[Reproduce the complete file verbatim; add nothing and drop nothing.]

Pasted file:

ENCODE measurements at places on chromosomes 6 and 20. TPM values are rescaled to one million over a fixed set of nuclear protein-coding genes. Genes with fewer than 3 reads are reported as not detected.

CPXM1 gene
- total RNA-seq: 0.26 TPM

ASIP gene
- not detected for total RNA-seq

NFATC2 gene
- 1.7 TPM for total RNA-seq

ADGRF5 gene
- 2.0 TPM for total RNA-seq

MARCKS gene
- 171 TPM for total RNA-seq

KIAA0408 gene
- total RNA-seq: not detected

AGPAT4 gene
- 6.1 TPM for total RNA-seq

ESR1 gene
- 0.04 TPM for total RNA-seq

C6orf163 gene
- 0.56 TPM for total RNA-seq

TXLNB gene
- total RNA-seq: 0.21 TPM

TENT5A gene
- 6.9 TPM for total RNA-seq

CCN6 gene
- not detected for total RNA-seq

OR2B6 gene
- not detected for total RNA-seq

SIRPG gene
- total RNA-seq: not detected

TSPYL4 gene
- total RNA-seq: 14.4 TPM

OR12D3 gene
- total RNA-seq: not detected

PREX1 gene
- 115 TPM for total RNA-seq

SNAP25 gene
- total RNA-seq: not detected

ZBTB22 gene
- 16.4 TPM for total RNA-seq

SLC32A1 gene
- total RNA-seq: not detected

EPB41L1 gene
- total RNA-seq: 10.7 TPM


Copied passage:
ENCODE measurements at places on chromosomes 6 and 20. TPM values are rescaled to one million over a fixed set of nuclear protein-coding genes. Genes with fewer than 3 reads are reported as not detected.

CPXM1 gene
- total RNA-seq: 0.26 TPM

ASIP gene
- not detected for total RNA-seq

NFATC2 gene
- 1.7 TPM for total RNA-seq

ADGRF5 gene
- 2.0 TPM for total RNA-seq

MARCKS gene
- 171 TPM for total RNA-seq

KIAA0408 gene
- total RNA-seq: not detected

AGPAT4 gene
- 6.1 TPM for total RNA-seq

ESR1 gene
- 0.04 TPM for total RNA-seq

C6orf163 gene
- 0.56 TPM for total RNA-seq

TXLNB gene
- total RNA-seq: 0.21 TPM

TENT5A gene
- 6.9 TPM for total RNA-seq

CCN6 gene
- not detected for total RNA-seq

OR2B6 gene
- not detected for total RNA-seq

SIRPG gene
- total RNA-seq: not detected

TSPYL4 gene
- total RNA-seq: 14.4 TPM

OR12D3 gene
- total RNA-seq: not detected

PREX1 gene
- 115 TPM for total RNA-seq

SNAP25 gene
- total RNA-seq: not detected

ZBTB22 gene
- 16.4 TPM for total RNA-seq

SLC32A1 gene
- total RNA-seq: not detected

EPB41L1 gene
- total RNA-seq: 10.7 TPM